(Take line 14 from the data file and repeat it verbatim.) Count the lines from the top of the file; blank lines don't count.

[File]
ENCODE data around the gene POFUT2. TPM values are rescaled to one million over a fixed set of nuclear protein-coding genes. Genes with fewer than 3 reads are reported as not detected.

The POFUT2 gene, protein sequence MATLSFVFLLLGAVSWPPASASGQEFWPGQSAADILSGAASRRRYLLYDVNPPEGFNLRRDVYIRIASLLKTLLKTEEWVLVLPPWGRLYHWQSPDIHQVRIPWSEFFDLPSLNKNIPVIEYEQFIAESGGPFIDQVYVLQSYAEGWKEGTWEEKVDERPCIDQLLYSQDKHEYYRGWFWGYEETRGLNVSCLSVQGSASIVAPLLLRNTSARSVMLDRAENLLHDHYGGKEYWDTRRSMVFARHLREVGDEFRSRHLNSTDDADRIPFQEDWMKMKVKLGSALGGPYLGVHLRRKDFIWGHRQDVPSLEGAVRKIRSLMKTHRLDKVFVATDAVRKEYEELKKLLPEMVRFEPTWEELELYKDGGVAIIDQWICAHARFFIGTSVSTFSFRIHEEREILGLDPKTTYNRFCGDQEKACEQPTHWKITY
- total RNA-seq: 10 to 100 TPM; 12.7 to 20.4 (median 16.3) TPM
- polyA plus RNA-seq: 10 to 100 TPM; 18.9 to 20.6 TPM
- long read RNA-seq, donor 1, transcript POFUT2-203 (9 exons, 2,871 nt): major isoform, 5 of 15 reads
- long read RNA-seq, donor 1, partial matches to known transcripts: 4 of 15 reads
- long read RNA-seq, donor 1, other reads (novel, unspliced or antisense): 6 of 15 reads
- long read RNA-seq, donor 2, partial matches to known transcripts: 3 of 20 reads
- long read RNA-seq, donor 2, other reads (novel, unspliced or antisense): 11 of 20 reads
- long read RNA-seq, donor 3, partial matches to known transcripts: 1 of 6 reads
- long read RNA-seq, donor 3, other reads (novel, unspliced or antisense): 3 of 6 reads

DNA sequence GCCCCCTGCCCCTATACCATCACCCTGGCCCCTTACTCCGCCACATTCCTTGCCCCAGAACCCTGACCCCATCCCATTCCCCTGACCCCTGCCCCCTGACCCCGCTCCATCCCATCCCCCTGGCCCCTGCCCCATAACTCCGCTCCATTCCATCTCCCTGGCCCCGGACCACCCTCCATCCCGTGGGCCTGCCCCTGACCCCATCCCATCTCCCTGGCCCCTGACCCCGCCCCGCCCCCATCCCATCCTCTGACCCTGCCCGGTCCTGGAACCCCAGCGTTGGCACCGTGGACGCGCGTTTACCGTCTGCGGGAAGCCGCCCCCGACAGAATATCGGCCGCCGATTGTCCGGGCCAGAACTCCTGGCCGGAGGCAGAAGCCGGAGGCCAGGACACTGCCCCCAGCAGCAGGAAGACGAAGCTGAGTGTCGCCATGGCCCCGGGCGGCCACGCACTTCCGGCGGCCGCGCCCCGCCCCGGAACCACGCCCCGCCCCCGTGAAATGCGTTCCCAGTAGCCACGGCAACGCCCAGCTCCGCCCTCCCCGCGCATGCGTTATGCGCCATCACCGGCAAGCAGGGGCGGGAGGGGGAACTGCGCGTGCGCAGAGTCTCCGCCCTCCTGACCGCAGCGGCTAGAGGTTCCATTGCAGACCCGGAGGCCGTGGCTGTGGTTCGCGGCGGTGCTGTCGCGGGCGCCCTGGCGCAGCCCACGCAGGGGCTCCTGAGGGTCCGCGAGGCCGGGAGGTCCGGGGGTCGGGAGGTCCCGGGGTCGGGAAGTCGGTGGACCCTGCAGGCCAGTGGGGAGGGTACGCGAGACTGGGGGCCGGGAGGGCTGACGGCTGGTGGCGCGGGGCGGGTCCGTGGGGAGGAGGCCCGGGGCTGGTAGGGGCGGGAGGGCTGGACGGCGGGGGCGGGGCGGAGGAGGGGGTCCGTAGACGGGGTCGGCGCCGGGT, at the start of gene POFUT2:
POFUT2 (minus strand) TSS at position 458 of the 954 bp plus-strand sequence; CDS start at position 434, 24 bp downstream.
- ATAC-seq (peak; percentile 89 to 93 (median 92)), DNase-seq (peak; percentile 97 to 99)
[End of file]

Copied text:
- ATAC-seq (peak; percentile 89 to 93 (median 92)), DNase-seq (peak; percentile 97 to 99)